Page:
about how a rabbit might act around my 5 year old daughter (who loves to
cuddle with animals).


You
could say, “Rabbits require a great deal up
upkeep. a potential owner should weigh that carefully before deciding to
bring one into their home.  Although many owners report a high
success rate of litter training, it’s wise to research methods of rabbit
proofing your house before allowing a rabbit to run loose in the
house”.  If this is not desirable, rabbits do well in a cage – provided
they are given adequate room and allowed a few hours of exercise time
outside the cage each day”


By
modifying your advice, you can offered a far more balanced view instead
of just simply passing off incorrect, incomplete data as fact.


It’s
up to you… right now your web page just looks like a war zone.. and
you appear to be stubborn.  Once someone researches the subject
further, they are going to see why people were on your butt about it and
thus, your credibility will be lost.  If a person finds part of
your site to be hogwash, then they will very unlikely find any merit in
the rest of it – because you’ve lost their trust.


Anyway,
this is my last email….  I no longer want to argue the subject
with someone who refuses to learn anything new…. has no personal
experience on a matter, yet argues with people who do.


It is very disappointing to see Web Sites such as
yours purport that they are experts when in fact they know very little on a
topic. Kind of like “jack of all trades, but good at none”. How
frustrating for an animal care worker such as myself to read your
“advice” on rabbits. And even more frustrating (and sad) for the
animals acquired by the people who read your site information, believed the
information and then their animal purchase turned out to be not as defined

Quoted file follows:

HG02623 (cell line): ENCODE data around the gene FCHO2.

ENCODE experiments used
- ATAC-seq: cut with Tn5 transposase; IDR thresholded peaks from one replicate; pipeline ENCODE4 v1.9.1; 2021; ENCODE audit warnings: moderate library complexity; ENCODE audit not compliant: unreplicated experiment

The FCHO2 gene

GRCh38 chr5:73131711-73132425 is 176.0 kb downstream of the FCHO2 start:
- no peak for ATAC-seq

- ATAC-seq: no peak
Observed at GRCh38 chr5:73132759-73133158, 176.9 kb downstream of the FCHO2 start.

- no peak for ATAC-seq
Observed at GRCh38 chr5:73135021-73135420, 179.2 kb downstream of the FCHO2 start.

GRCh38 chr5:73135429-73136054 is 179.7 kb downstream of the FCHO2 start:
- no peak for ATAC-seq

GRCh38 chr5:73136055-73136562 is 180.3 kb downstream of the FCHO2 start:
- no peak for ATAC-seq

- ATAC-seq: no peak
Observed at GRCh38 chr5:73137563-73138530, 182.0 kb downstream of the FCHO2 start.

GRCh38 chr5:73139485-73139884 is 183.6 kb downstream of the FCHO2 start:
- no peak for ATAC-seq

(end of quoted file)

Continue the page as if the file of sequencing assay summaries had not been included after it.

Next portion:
on your Web Site.

Please listen to people such as Mr. DeGroff. He is someone
who is providing correct information. With respect to your “Cats”
section and “Hamsters, Etc.” section I am absolutely bewildered at
where you get your information. My suggestion … enroll in an Animal
Welfare course, learn the correct information, and then create your Web
Site.

For the animals … DeeJay


 

I have had a response from Ms.
Tracey Hunt pointing out how unfair this statement was. She went on to say “Rabbits
are, in fact, very clean animals that will only go to the toilet in one place, they use a
litter tray like a cat.  Of course any animal living indoors will be messy if you do
not provide them with toilet facilities.  If a cat is kept in all the time with no
litter tray they would be very messy house animals.  It is actually incredibly cruel
to keep an animal like a rabbit hutched.  They are very loving creatures that need
space to move around in.”

I thank her
for this input and hope this puts the record straight.  She also suggests looking at
http://www.rabbit.org for more information.


I have been brought
to task yet again, this time by

Sarah
Goodwin
, who has written
as follows:- 

Unfortunately, your
information on pet rabbits is all wrong. Rabbits should NOT be kept
outside. There, they are vulnerable to weather, predators, flystrike,
and they can even die if a predator comes near them, out of fear. They
make wonderful indoor pets, can be litter box trained, and indoors, they
are more part of the family. I have three that have free run of the
house. You should, as I believe someone else advised you, check out the
House Rabbit Society and get your facts straight. Also, there is a
listserve called EtherBun where owners of house rabbits get together to
discuss care of indoor rabbits. Indoor rabbits live ten years and
beyond, while “hutch” rabbits tend to have much shorter,
harder lives.

Also, rabbits are NOT
good pets for young children. Their bones are fragile, they startle
easily, and can bite or scratch when frightened. Most rabbits do not
like to be picked up or cuddled, which children will invariably try.
Plus, their complex digestive system means that their diet must be
closely attended to. Pet rabbits should be neutered, and vet bills for
“exotics” can be pricey. I volunteer with a group called
Rabbit Rescue and Rehab, and half of the dumped rabbits are from
misinformed parents who buy the bunny for their children, not realizing
the amount of care they require.

Please correct your